Jane Jacobs, co-chair of the Committee to save the West Village, at a press conference at the now closed Lions Head Restaurant in Greenwich Village. Photo by Phil Stanziola - New York World-Telegram and the Sun Newspaper, Photograph Collection, Library of Congress
“You’ve got to get out and walk. Walk, and you will see that many of the assumptions on which projects depend are visibly wrong.”
On May 4th, 2016, over 30 people participated in the Jane Jacobs Centennial Pub Crawl, an event organized by CNU NYC and The 555.
The group convened under the Arch in Washington Square at 7 PM, visited Vanderbilt Hall at the NYU Law School, continued to West 4th Street (via Minetta Lane), paused for a beer at the home of classical architects Richard Sammons and Anne Fairfax, continued on West 4th, and arrived at 555 Hudson Street, Jacobs’ house, around 9:30.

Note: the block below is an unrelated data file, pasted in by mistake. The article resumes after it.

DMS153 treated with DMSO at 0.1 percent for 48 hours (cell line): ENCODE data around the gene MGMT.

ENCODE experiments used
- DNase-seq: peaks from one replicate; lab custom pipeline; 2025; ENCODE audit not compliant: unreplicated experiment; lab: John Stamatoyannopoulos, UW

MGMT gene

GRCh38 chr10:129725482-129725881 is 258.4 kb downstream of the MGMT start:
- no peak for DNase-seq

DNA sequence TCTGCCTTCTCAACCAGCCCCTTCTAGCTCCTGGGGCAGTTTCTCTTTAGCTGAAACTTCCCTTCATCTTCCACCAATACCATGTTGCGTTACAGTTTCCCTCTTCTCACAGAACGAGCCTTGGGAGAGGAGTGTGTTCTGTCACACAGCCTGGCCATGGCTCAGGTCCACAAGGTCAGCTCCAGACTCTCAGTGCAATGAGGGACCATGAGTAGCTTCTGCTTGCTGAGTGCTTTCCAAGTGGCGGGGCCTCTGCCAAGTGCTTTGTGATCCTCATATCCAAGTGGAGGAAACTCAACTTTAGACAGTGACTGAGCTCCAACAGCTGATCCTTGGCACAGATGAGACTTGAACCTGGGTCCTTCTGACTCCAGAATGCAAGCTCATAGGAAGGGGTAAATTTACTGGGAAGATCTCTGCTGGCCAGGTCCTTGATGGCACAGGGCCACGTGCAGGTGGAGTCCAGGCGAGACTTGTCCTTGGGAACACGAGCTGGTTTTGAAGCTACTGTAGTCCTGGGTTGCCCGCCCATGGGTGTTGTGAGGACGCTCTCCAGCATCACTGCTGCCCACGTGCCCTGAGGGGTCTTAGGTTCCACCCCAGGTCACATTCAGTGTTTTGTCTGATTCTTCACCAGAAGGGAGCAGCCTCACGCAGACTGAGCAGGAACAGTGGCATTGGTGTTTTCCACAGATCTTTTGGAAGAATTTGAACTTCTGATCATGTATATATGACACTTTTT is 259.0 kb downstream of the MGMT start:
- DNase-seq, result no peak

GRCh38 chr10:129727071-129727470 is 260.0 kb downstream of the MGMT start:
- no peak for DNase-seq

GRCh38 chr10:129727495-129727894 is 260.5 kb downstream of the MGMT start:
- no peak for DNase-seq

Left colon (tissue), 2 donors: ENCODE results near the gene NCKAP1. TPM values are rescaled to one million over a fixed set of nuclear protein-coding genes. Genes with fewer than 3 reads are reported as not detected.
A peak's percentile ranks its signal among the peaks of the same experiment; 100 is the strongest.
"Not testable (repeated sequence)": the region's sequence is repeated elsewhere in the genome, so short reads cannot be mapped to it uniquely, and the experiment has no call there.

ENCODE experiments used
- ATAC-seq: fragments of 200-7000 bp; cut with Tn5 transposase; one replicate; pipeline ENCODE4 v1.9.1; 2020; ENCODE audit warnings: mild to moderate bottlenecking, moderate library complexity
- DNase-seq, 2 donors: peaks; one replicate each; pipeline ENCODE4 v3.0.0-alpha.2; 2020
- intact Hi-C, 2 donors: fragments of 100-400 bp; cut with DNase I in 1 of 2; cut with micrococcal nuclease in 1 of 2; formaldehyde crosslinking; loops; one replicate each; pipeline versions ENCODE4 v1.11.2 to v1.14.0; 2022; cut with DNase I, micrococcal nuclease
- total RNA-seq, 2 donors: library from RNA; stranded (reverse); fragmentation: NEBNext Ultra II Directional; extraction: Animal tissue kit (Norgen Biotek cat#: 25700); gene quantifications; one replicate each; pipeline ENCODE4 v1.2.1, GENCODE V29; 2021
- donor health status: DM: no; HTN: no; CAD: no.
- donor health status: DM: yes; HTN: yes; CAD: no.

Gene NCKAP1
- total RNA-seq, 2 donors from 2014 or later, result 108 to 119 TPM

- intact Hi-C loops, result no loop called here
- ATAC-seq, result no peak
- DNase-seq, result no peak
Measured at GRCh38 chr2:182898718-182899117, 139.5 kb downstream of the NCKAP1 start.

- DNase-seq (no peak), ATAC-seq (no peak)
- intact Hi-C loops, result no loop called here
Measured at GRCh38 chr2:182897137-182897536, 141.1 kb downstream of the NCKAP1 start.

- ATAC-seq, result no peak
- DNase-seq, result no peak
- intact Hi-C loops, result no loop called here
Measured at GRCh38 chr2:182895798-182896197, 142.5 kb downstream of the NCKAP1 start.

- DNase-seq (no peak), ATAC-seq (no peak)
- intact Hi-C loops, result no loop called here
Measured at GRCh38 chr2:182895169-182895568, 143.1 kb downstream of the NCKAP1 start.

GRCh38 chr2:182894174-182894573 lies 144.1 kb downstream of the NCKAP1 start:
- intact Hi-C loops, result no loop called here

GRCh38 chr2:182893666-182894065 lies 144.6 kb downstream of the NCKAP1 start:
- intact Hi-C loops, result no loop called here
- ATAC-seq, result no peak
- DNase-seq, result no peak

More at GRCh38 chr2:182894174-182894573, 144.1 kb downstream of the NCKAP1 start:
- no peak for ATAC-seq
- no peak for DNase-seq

On our way. Photo by Gianni Longo
The conversation touched on Jacobs’ ideas, her passion for Greenwich Village, her celebration of street life, her role as a community activist, and her success in preserving large areas of the Village and SoHo from demolition.
Yet, the dialogue was mostly influenced by the places the group visited and West 4th Street in particular. That diverse and varied street that crosses and intersects village landmarks, inspired a conversation on development policies and priorities, small blocks and superblocks, Vision Zero, pedestrian safety, and the distinctive advantages of small, well scaled streets.
The crawl ended at the White Horse Tavern for a final drink.